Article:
It’s the times we live in, though we can’t even tell anymore what kind of ‘time’ that is or could be; but maybe, when we’ve grown tired of discussing ‘future shocks’ and ‘retromania’, when we stop waiting for the future and stop longing for the past that probably was nothing but an illusion in the first place, maybe then comes a time when we actually rediscover the ability to focus on the art in and of itself, an ability that lets us appreciate again that kind of music that doesn’t care for the ‘time’ it was written in, music that exists in a gap where those categories have no meaning. It is such a gap in which Ninety Thirty Thirty has found its place, the sophomore album by Fielded. The album’s eleven songs are not trapped in the past, though quite a few elements and means may remind you of things you’d find on records hidden in the attic of your parents’ house. They are not headed towards some utopian future either, where contemporary music’s foundations will be reconceived and overthrown. And surely, they are not particularly now in any way whatsoever.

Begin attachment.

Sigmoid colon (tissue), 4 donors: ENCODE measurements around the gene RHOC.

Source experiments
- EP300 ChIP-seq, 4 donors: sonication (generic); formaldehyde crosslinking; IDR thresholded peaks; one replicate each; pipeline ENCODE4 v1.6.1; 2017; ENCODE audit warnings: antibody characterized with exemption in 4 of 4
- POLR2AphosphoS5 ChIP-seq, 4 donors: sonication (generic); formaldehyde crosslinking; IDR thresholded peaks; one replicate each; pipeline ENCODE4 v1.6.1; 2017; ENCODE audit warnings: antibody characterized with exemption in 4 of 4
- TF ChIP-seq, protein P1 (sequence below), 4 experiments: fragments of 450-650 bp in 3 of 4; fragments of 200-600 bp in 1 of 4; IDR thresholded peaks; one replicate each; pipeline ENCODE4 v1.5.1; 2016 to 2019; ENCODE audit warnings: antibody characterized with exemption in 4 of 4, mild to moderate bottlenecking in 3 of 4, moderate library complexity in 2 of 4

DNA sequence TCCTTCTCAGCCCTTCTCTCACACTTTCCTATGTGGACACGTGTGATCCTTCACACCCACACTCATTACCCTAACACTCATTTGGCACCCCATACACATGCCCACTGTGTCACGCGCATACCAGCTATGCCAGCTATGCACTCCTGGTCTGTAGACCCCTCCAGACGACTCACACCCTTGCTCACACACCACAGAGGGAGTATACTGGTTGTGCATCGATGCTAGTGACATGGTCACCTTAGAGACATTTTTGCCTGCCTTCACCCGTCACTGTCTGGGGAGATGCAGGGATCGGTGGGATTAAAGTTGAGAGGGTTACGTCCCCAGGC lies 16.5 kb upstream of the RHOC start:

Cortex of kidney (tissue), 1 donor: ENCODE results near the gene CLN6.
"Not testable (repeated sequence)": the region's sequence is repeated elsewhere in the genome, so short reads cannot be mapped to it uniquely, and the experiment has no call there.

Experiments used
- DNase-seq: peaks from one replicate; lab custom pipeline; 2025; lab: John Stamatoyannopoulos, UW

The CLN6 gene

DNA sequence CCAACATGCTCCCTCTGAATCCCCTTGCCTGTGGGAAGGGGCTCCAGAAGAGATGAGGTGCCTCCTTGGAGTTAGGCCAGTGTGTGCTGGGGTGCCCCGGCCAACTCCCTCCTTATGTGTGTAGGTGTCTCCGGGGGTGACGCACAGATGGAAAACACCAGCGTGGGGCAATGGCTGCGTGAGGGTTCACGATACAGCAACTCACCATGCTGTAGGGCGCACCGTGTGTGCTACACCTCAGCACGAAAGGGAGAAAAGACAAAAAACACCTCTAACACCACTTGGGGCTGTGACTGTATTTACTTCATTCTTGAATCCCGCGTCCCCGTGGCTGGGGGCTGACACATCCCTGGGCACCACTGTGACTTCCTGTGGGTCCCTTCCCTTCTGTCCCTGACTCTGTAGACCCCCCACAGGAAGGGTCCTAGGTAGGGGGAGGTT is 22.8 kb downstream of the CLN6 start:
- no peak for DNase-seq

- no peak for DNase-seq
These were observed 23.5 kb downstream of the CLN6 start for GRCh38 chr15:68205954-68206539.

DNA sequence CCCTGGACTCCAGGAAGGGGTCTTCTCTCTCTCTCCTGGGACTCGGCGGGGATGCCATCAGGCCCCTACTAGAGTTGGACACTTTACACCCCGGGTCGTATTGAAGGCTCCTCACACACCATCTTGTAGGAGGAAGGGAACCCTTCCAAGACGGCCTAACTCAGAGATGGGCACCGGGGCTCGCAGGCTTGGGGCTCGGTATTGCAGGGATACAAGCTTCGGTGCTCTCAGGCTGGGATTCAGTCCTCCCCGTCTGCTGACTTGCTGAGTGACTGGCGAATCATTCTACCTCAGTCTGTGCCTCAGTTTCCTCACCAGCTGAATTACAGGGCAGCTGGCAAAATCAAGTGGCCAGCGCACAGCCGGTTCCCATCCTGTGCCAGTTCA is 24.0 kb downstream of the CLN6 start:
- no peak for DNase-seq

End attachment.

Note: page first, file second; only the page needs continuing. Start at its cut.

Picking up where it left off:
Fielded is the solo project of Chicago resident Lindsay Powell, to some perhaps still better known as part of Ga’an or Skyblazer or Festival. Her music revolves around intense, inescapably stirring vocal explorations. Though more emphasis has been put on the overall production compared to her previous efforts, Ninety Thirty Thirty is no exception. The surrounding instrumentation, mainly composed of opulently arranged synths and programmed drums with the occasional sax intervention, may in itself be more sumptuous than what is commonly accepted in pop music these days. Yet within this setting it still can’t achieve more than merely providing the aptly luxurious decoration around the self-proclaimed diva’s absorbing vocal delivery. Just listen to the especially breathtaking standout "Eurynome": Lindsay Powell makes music that probably shouldn’t exist, anymore or yet; in that sense, we can’t be sure if it actually does. So you better check it out while it lasts. (co-premiere with No Fear Of Pop)